so produced would contain a larger
volume than the original spheroid;
hence when the egg is compressed
lengthwise there is a tendency to in
crease ils holding capacity and, ns the
shell is air tight, to produce a vacuum
In its Interior.
Thus the whole weight of the at
mosphere- some ilfteen pounds to the
square inch—comes into play to pre
vent the change of shape and supports
the egg against any attempt to crush,
it Along the short uxls, however, the,
egg can easily he crushed, as the
tendency is here to diminish its ca
pacity, and the atmospheric pressure
does not come into play.
CAIN COLORED HAIR.
Tallow or lied Heads or Heards Once
Looked Upon an Deform It ten.
Yellow or red hair was anciently in
England esteemed a deformity, and a
red bcurd was especially odious and
an lnfnlllble token of an evil disposi
tion. This foolish prejudice possibly
originated In an aversion to the red
haired Danish inviulers.
The common tupestry representa
tions of Cain and Judas, to whom red
hair and beards were Invariably al
lotted, probably for no bett' r reason
than that tho color was thought ugly,
intensified this feeling. The devil hlm
self was sometimes thus represented.
Drydon, lu a Ut of spleen, described
bis publisher, Jacob Tonson, "with two
left legs und Judus colored hair," and
In the samo attack he speaks of him
as "freckled fair," where red Is evi
dently meant.
Shakespeare's reference In the "Mer
ry Wives of Windsor" to "Cain col
ored" hair is in later copies "cano col
ored," Just as his "Abraham colored'*
In tho folio "Corlolanus" becomes "au
burn," from which, indeed. It was
doubtless corrupted. Hall's "Satires"
speaks of—
A goodly, Ions, thick, Abraham colored
heard.
—Liverpool Mercury.
WASHING TALLIES.
The Wuy They Kept Laundry Llat*
In the Olden Daye.
The washiug tally, dutlug back to
the times of Charles I., was formed of;
a piece of beech wood five aud a half'
Inches long, four aud a half inches
wide aud half an inch thick and cov
ered with iiueu at the back aud sJdes.j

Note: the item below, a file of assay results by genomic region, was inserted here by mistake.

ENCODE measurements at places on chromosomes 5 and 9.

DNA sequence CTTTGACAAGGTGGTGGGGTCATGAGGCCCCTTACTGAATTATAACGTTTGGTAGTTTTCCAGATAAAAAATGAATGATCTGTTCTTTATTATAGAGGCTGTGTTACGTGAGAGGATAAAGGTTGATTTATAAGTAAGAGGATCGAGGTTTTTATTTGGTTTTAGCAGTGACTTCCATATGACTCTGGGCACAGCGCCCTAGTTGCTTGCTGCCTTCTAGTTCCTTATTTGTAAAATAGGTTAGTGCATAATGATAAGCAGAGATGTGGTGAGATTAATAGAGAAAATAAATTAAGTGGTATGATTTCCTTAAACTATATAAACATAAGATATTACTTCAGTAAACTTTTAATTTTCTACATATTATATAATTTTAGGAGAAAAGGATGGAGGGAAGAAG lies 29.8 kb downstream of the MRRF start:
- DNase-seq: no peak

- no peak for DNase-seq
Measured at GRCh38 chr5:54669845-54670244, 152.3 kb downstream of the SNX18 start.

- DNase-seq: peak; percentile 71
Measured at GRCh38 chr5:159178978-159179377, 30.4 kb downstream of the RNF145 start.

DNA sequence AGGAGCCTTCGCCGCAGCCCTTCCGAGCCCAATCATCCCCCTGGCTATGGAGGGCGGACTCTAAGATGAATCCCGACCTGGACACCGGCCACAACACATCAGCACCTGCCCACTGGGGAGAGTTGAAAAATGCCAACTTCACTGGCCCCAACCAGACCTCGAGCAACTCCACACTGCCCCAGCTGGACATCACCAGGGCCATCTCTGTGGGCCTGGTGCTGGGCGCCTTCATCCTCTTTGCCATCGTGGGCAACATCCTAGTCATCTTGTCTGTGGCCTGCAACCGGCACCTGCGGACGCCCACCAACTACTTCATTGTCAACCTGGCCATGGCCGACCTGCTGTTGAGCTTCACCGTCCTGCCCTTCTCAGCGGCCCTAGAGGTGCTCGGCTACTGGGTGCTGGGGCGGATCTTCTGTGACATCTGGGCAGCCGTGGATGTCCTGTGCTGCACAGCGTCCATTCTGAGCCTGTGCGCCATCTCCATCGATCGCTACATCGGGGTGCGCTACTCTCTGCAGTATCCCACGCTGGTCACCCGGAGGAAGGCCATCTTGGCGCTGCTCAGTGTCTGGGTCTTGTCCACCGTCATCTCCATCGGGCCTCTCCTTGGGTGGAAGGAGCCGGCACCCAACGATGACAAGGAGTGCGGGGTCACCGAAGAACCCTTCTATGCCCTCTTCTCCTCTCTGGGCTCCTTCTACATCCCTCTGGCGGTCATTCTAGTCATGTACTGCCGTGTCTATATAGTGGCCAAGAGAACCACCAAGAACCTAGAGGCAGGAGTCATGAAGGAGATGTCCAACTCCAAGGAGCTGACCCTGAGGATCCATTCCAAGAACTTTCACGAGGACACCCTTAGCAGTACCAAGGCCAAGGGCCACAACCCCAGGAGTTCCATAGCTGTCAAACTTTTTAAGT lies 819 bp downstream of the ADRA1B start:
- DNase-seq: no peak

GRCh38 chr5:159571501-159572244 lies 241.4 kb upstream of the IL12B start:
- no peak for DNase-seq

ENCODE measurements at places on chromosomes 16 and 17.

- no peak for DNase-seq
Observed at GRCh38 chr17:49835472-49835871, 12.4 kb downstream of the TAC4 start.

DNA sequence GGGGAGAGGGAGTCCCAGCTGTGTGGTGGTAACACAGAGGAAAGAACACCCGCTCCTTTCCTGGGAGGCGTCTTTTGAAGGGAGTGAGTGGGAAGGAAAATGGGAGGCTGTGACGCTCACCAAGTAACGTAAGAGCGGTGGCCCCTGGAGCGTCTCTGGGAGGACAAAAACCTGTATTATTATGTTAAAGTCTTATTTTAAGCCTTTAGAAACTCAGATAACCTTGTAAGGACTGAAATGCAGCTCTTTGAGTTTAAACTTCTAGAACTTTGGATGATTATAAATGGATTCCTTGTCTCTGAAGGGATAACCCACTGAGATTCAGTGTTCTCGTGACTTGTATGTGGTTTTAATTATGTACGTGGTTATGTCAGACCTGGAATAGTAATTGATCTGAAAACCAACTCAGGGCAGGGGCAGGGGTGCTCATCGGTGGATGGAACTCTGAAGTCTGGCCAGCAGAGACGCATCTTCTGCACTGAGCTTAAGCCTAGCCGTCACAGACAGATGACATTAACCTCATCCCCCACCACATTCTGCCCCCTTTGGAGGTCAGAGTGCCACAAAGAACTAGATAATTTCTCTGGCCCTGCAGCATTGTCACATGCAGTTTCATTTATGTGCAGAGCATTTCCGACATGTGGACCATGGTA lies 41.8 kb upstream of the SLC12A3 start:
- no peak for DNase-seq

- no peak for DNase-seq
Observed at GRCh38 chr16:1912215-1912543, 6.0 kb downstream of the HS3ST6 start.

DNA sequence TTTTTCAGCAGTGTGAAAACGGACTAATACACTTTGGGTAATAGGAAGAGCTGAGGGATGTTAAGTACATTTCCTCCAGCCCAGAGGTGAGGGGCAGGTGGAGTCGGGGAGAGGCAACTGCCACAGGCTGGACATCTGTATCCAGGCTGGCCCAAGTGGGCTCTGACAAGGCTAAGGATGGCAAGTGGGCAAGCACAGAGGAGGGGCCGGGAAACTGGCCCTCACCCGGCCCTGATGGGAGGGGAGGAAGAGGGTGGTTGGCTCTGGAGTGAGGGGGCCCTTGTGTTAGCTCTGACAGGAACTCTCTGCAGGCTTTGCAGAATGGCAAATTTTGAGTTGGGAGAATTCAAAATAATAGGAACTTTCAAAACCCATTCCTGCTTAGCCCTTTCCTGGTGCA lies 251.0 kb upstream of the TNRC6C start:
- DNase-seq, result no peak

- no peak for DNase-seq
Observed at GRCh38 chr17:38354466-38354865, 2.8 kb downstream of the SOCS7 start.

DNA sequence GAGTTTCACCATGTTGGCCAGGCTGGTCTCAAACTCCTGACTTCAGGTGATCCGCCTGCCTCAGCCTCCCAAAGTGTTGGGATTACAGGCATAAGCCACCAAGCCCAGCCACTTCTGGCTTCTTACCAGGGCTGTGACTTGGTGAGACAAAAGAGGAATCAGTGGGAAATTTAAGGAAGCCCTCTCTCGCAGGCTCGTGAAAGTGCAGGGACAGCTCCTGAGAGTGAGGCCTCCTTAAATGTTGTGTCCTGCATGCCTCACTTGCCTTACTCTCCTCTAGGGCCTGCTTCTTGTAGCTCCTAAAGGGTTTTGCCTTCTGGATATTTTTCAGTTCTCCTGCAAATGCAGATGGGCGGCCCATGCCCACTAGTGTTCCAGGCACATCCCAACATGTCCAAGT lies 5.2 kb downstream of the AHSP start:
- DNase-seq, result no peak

In front the names of tho different ar
ticles, such ns "ruffes," "hundes,"
"cuffes," "hootehose," "pillowberes,"
"handkercher," "sockes," were printed:
from copperplate and protected by a
sheet of horn. 1
The tally was divided into fifteen,
squares, in each of which wus a dial,
numbered from 0 to 12 and a circular
brass indicator fastened by a small
central pin so as to revolve. Each of
these indicators was pierced near Its,
outer edge witb a round hole, through
which oue number of the dial was visi
ble. By this very simple method the
number of each article sent to the
wash was easily shown, so that an ac
curate account could bo kept.—London
Standard. ?
Ad 111 Fated Expedition. *
At Polnte Les Monts, in the gulf of
St. Lawrence, Is a lighthouse the keep
er of which recently turned out of tbs
sand an old style sword bearing on Its
blade the dute "1711." It Is undoubted.-!
ly a relic of tho ill fated expedition of'
Admiral Wulker, who left England In!
1711 with 11,000 men and a large fleet!
to take Quebec and Montreal. When :
be got off Seven islands be was over
taken by a dense fog and a great storm
arose. He refused to take the advice
of a French pilot, and ns a result the
British ships were dashed to pieces on'
the rocks off Egg islnnd, aud next*
spring 000 bodies were lying there.
Berlin and Notaea.
Berlin is by far the quietest of the
world's big cities. No railway engine!
driver may blow his whistle within lte
bounds, and the driver of a road ve
hicle witb squeaking or rattling wheels
Is promptly apprehended nnd fined*.,
Street hawkers are forbidden to bowl,
bawl, yell or emit other strange and
startling sounds, and pianos may be:
played only during certain stated horns'
Of the day.
Sweet Revenge.
Aunt Hannah—Have you told any'
one of your engagement to Mr. Sweet
eer? Edith—No. I haven't told a soul,!
except Bessie Miller, who thought he:
was golug to nsk her.—Boston Tran-,
ecrlpt.
Jarred Him.
Mrs. Ileupeck—This paper says that,
married women live longer than single
ones. Mr. Henpeck—Heavens, woman!
Can't you think of something pleasant
to talk about!
Pretty Good Sign.
"How do you know that they are not
married?"
"Isn't he carrying all the packages?"
—Detroit Free Press.
Dead counselors are the more In
structive, because they are heard witb
patience and reverence.—Johnson.